Columns in the WCR
Earlier this month, Covenant Health opened two newborn safe havens in Edmonton at the Misericordia and Grey Nuns Community Hospitals. They are the first newborn safe havens in Alberta, intended to augment the existing safety net and to help prevent unsafe abandonment that threatens the life, dignity and respect owed to vulnerable newborns.
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Classical philosophy and science sought to understand things in terms of Aristotle's four causes: material (what something is made of), formal (a thing's essential structure), efficient (how it got the way it is) and final (its purpose or destiny).
Pope John Paul II once said that the answer to the "why" of suffering depends on the ability to comprehend the sublimity of divine love. Unfortunately for most of us, it is beyond our ability to comprehend the wonder and perfection of God's love. Left to my own means, I could not comprehend it; the "why" of suffering would remain unanswered.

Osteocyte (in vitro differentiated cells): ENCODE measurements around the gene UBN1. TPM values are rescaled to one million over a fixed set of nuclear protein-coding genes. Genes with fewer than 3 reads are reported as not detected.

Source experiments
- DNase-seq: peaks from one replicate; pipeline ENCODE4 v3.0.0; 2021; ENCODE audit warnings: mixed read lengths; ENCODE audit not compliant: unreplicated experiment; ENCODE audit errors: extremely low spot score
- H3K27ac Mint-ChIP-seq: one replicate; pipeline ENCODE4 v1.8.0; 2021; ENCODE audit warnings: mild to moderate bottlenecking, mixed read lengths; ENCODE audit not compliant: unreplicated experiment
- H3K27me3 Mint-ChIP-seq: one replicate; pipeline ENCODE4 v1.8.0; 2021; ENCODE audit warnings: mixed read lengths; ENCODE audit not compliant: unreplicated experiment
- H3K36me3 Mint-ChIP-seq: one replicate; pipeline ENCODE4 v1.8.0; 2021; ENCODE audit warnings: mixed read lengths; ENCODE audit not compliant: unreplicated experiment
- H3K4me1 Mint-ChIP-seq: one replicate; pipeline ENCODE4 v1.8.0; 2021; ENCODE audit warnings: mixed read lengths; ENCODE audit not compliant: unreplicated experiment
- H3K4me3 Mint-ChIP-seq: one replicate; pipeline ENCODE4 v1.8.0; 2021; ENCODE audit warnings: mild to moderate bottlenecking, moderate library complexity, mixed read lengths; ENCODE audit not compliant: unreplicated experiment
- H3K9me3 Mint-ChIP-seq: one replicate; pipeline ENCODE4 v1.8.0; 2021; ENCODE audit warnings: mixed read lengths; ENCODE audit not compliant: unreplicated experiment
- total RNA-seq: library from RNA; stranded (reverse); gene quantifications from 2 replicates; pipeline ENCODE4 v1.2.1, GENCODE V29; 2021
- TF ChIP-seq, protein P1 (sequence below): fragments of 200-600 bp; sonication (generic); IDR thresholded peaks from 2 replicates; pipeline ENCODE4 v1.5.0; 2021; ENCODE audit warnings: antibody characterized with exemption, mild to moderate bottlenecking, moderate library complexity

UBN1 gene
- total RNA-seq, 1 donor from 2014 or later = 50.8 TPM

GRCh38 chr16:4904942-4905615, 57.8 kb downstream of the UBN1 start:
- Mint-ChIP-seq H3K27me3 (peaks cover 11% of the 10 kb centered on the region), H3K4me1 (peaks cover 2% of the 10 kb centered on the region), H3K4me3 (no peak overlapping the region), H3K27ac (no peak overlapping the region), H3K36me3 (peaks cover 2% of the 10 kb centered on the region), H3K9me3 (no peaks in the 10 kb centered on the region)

The Catholic Church maintains it has the line of apostolic succession but some Protestants believe that line was broken during the Middle Ages when there was confusion as to who the real pope was. How do we still justify apostolic succession in view of Church history?
It was just a year ago that the latest media priest crashed and burned. Father Thomas Williams, a priest of the Legionaries of Christ and a well-known writer and television commentator, acknowledged in May 2012 that he had fathered a son many years ago. He took a leave of his public ministry.
Another Mother's Day has come and gone, and it is with quiet marvel that I look back on the occasion. Certainly, like so much else in western culture – from Christmas to Easter to Valentine's Day – the event has been commercialized until you feel not another drop can be wrung out of it. Sales, gifts and wrapping paper.
Our human desire is to project an aura of confidence, of success, of being in control. We want to know it all and to have others believe we know it all.
Recently an op-ed piece appeared in the New York Times by Frank Bruni, entitled, "The Wages of Celibacy." The column, while provocative, is fair. Mostly he asks a lot of hard, necessary questions.
The traditional statement of "food, water and shelter" as the three essentials to human life probably needs a revision. I would say that there are four essentials to human life: food, water, shelter and love.
Pentecost seems to be a forgotten feast. Christmas and Easter are mega-feasts but Pentecost comes and goes, hardly being noticed.